It's journal season--this time let's take a look at the Spring 2011 issue of Personnel Psychology:
First up, Derue, et al. with an important meta-analysis on leadership effectiveness. After looking at 59 studies, they found that leader traits and behaviors explained a minimum of 31% of leadership effectiveness. Interestingly, group performance (which I would argue is the most important criterion) was the most difficult to predict. Behaviors tended to explain more than traits, but the authors suggest a model where behavior mediates the relationship between traits and effectiveness is warranted. Not surprisingly, the best trait predictor depended on the criterion: conscientiousness predicted leader effectiveness, group performance, and follower job satisfaction the best, while satisfaction with leader was best predicted by leader agreeableness (reminds me of a recent IJSA study). The same was true with leader behaviors, although consideration was a good predictor across the criteria. A must for anyone interested in leadership research, and you can read an in-press version here.
Next, a piece by Melchers, et al. on whether more interview structure really leads to better rating quality (I'll ruin it for you: yes). Specifically, using a sample of primarily undergraduates, the authors found that providing subjects with frame-of-reference (FOR) training and descriptively anchored rating scales led to substantial increases in rater accuracy and interrater reliability. You can read an in-press version here.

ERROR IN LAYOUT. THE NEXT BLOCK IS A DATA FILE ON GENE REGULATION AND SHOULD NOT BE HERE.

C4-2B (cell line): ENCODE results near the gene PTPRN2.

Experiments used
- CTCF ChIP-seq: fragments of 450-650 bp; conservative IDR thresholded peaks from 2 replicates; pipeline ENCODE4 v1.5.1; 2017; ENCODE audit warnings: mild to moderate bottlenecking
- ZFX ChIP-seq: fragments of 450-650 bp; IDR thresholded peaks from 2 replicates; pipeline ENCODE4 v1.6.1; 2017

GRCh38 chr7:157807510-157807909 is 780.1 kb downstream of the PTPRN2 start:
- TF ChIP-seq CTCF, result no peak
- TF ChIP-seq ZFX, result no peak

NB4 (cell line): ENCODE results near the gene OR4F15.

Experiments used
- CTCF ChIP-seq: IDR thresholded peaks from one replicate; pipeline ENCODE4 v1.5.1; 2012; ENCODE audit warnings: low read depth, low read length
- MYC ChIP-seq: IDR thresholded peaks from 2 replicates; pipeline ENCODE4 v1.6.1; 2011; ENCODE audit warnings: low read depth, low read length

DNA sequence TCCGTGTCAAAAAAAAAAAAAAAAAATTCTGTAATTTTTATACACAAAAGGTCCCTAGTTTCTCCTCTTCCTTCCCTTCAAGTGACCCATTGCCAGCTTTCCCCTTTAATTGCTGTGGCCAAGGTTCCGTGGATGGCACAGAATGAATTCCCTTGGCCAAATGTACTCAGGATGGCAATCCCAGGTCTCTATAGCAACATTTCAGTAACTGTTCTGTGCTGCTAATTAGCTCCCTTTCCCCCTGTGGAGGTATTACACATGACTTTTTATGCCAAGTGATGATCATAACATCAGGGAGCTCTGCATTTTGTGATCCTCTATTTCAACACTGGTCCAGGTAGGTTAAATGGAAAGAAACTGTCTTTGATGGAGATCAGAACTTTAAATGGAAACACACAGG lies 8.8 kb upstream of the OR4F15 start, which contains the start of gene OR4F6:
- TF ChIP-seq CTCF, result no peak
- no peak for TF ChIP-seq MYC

Those of you interested in the concept of core self-evaluations will want to read the study by Ferris, et al.
One area that we don't see enough research in is newcomer adaptation. The longitudinal study by Wang, et al. of a group of Chinese subjects helps fill that hole by exploring the relationship between adaptability, person-environment fit, and work-related outcomes.
Last but most certainly not least, Campion, et al. provide us with a review of best practices in competency modeling. Specifically, 20 of them. Of particular note to you may be that they distinguish competency modeling from job analysis. Want to read the whole thing? Me too! Wish I could have found an in-press version but no such luck.
Sidenote: while not specifically related to recruitment or selection, Christian, et al.'s piece on engagement may be of interest to several readers.